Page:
Chinese censors cut out Bohemian Rhapsody’s homosexual references

Hit Queen biopic Bohemian Rhapsody (opens in new tab) has launched in China – but it’s been edited by censors.

CNN (opens in new tab) report that a total of six moments from the film have been removed, including a kiss between Mercury (Rami Malek) and Paul Prenter (Allen Leech), the word “gay”, while the whole of the I Want To Break Free scene has also been removed.

Other references to Mercury’s sexuality have also been removed or amended, including the scene where Mercury comes out to his then girlfriend Mary Austin (Lucy Boynton) and a close up of Mercury’s crotch.

While homosexuality is legal in China, authorities in the country began to prohibit television shows containing references to same-sex relationships in 2016.

In November last year, censors in Malaysia were accused of heavily editing the film (opens in new tab) in light of their strict laws against homosexuality. That claim was later denied by Golden Screen Cinemas (opens in new tab)

Bohemian Rhapsody has received plaudits right across the board and has won a cabinet full of awards, including Golden Globes, BAFTAs and a haul of Oscars.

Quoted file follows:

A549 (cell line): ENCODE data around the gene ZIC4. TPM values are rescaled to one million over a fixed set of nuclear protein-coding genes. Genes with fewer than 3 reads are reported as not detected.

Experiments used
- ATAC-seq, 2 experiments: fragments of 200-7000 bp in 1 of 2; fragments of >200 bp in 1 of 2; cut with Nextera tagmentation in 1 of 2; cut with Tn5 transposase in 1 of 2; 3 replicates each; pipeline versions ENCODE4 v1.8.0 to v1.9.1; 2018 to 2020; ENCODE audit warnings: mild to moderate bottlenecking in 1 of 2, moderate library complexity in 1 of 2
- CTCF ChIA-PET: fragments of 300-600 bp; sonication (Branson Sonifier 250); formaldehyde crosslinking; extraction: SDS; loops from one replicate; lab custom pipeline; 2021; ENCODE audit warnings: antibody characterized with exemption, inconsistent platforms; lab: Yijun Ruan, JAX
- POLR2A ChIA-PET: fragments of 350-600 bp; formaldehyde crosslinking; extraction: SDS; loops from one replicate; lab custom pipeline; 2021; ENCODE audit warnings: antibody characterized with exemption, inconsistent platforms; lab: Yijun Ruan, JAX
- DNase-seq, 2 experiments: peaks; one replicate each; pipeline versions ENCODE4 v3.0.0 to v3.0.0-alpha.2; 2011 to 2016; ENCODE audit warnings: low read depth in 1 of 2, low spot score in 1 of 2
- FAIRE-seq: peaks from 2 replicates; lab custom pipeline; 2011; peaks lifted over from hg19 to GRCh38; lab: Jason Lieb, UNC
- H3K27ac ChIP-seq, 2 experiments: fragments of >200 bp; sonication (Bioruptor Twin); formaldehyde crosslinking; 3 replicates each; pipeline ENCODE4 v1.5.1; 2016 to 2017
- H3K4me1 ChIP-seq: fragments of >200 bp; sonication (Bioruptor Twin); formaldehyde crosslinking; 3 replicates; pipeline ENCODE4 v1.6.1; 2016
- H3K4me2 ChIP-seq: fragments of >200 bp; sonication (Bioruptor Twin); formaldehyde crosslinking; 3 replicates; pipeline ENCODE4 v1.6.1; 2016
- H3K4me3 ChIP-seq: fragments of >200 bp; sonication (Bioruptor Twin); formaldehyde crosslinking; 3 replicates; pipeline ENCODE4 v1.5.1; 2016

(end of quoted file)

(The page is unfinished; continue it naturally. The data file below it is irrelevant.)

Earlier this month, it was reported that a sequel to Bohemian Rhapsody was “being discussed” by Queen.

Bohemian Rhapsody (opens in new tab)

Bohemian Rhapsody (opens in new tab)
The biggest music biopic of all time will receive its home release in March, starring Rami Malek, Gwilym Lee, Ben Hardy, Joe Mazzello and Lucy Boynton.

Scott Munro
Louder e-commerce editor

Scott has spent more than 30 years in newspapers and magazines as an editor, production editor, sub-editor, designer, writer and reviewer. After initially joining our news desk in the summer of 2014, he moved to the e-commerce team full-time in 2020. He maintains Louder’s buyer’s guides, scouts out the best deals for music fans and reviews headphones, speakers, books and more. He's written more than 11,000 articles across Louder, Classic Rock, Metal Hammer and Prog and has previous written for publications including IGN, the Sunday Mirror, Daily Record and The Herald covering everything from daily news and weekly features, to video games, travel and whisky. Scott grew up listening to rock and prog, cutting his teeth on bands such as Marillion and Magnum before his focus shifted to alternative and post-punk in the late 80s. His favourite bands are Fields Of The Nephilim, The Cure, New Model Army, All About Eve, The Mission, Ned's Atomic Dustbin and Drab Majesty, but he also still has a deep love of Rush.